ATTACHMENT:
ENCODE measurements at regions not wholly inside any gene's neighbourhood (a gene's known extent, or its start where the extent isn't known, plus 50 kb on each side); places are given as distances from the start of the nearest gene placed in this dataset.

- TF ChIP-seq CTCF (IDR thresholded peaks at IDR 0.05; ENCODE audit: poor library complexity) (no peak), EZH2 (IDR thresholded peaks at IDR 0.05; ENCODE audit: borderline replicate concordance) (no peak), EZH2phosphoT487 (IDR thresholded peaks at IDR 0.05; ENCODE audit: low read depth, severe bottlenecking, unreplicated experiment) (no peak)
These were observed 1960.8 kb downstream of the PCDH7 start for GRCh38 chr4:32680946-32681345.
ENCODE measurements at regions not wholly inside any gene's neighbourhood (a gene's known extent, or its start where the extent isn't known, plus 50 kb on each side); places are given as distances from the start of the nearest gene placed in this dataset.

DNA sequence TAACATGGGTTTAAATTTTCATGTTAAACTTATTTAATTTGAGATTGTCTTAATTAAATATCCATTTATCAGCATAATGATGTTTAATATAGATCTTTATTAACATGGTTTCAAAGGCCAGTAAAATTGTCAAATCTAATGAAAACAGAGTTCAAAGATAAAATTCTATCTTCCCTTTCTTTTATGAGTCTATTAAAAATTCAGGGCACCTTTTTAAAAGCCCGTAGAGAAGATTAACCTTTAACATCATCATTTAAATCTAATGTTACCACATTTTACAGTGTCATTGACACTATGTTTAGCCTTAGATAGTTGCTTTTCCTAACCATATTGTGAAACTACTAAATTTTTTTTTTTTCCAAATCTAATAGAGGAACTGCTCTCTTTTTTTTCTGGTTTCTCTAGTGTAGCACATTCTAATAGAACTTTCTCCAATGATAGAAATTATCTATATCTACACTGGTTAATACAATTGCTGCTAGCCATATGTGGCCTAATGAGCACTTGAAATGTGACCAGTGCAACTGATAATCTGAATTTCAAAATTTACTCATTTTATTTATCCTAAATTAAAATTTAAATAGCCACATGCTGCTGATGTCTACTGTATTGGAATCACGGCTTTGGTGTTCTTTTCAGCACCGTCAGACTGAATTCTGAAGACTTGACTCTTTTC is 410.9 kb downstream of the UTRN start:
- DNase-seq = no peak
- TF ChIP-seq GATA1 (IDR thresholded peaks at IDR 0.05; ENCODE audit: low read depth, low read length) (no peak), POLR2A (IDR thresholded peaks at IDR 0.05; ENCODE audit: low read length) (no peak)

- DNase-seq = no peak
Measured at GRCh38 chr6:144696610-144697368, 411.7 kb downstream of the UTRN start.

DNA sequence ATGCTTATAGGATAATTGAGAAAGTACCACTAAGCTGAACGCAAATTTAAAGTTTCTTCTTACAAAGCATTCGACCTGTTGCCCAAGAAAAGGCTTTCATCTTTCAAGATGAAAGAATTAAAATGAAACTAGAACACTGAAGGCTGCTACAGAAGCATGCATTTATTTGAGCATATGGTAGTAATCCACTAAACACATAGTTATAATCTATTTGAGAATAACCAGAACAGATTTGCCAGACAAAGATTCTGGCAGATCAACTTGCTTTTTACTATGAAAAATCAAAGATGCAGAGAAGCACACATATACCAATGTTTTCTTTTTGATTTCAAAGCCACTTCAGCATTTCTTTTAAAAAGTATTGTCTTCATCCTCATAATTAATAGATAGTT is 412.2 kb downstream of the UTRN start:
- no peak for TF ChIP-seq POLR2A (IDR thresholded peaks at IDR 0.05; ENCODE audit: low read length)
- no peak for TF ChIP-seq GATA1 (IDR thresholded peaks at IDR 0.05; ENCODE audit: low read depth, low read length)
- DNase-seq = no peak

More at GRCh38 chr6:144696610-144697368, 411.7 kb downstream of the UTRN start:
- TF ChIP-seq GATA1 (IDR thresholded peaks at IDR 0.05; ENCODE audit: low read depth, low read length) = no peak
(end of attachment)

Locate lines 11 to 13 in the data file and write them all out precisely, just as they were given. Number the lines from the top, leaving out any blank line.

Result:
- no peak for TF ChIP-seq POLR2A (IDR thresholded peaks at IDR 0.05; ENCODE audit: low read length)
- no peak for TF ChIP-seq GATA1 (IDR thresholded peaks at IDR 0.05; ENCODE audit: low read depth, low read length)
- DNase-seq = no peak